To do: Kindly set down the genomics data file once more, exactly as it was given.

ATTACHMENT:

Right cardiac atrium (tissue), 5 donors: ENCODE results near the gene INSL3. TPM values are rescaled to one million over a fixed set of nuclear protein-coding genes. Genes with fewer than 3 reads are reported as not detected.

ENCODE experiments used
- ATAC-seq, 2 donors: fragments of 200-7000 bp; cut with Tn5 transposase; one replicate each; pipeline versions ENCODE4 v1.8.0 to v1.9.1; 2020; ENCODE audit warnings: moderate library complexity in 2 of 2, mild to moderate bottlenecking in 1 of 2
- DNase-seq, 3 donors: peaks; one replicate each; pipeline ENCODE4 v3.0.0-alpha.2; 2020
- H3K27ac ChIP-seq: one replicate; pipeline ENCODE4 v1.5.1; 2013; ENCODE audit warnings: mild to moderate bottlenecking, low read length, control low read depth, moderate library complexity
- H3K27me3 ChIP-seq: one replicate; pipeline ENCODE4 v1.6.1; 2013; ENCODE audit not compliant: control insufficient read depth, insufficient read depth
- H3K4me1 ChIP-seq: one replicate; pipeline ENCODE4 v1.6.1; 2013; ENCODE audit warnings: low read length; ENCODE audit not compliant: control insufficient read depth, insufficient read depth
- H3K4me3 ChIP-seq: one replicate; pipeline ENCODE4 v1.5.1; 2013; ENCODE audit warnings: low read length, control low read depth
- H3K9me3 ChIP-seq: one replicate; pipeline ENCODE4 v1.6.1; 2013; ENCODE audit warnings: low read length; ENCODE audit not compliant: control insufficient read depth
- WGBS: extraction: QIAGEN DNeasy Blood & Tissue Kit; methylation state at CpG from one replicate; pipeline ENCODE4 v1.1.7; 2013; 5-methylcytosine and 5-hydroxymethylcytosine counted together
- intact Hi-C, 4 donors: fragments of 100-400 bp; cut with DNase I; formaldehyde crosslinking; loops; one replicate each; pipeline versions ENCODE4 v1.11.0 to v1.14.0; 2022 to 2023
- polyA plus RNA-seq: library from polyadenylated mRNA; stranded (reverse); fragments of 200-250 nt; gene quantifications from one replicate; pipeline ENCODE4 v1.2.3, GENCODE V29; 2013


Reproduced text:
Right cardiac atrium (tissue), 5 donors: ENCODE results near the gene INSL3. TPM values are rescaled to one million over a fixed set of nuclear protein-coding genes. Genes with fewer than 3 reads are reported as not detected.

ENCODE experiments used
- ATAC-seq, 2 donors: fragments of 200-7000 bp; cut with Tn5 transposase; one replicate each; pipeline versions ENCODE4 v1.8.0 to v1.9.1; 2020; ENCODE audit warnings: moderate library complexity in 2 of 2, mild to moderate bottlenecking in 1 of 2
- DNase-seq, 3 donors: peaks; one replicate each; pipeline ENCODE4 v3.0.0-alpha.2; 2020
- H3K27ac ChIP-seq: one replicate; pipeline ENCODE4 v1.5.1; 2013; ENCODE audit warnings: mild to moderate bottlenecking, low read length, control low read depth, moderate library complexity
- H3K27me3 ChIP-seq: one replicate; pipeline ENCODE4 v1.6.1; 2013; ENCODE audit not compliant: control insufficient read depth, insufficient read depth
- H3K4me1 ChIP-seq: one replicate; pipeline ENCODE4 v1.6.1; 2013; ENCODE audit warnings: low read length; ENCODE audit not compliant: control insufficient read depth, insufficient read depth
- H3K4me3 ChIP-seq: one replicate; pipeline ENCODE4 v1.5.1; 2013; ENCODE audit warnings: low read length, control low read depth
- H3K9me3 ChIP-seq: one replicate; pipeline ENCODE4 v1.6.1; 2013; ENCODE audit warnings: low read length; ENCODE audit not compliant: control insufficient read depth
- WGBS: extraction: QIAGEN DNeasy Blood & Tissue Kit; methylation state at CpG from one replicate; pipeline ENCODE4 v1.1.7; 2013; 5-methylcytosine and 5-hydroxymethylcytosine counted together
- intact Hi-C, 4 donors: fragments of 100-400 bp; cut with DNase I; formaldehyde crosslinking; loops; one replicate each; pipeline versions ENCODE4 v1.11.0 to v1.14.0; 2022 to 2023
- polyA plus RNA-seq: library from polyadenylated mRNA; stranded (reverse); fragments of 200-250 nt; gene quantifications from one replicate; pipeline ENCODE4 v1.2.3, GENCODE V29; 2013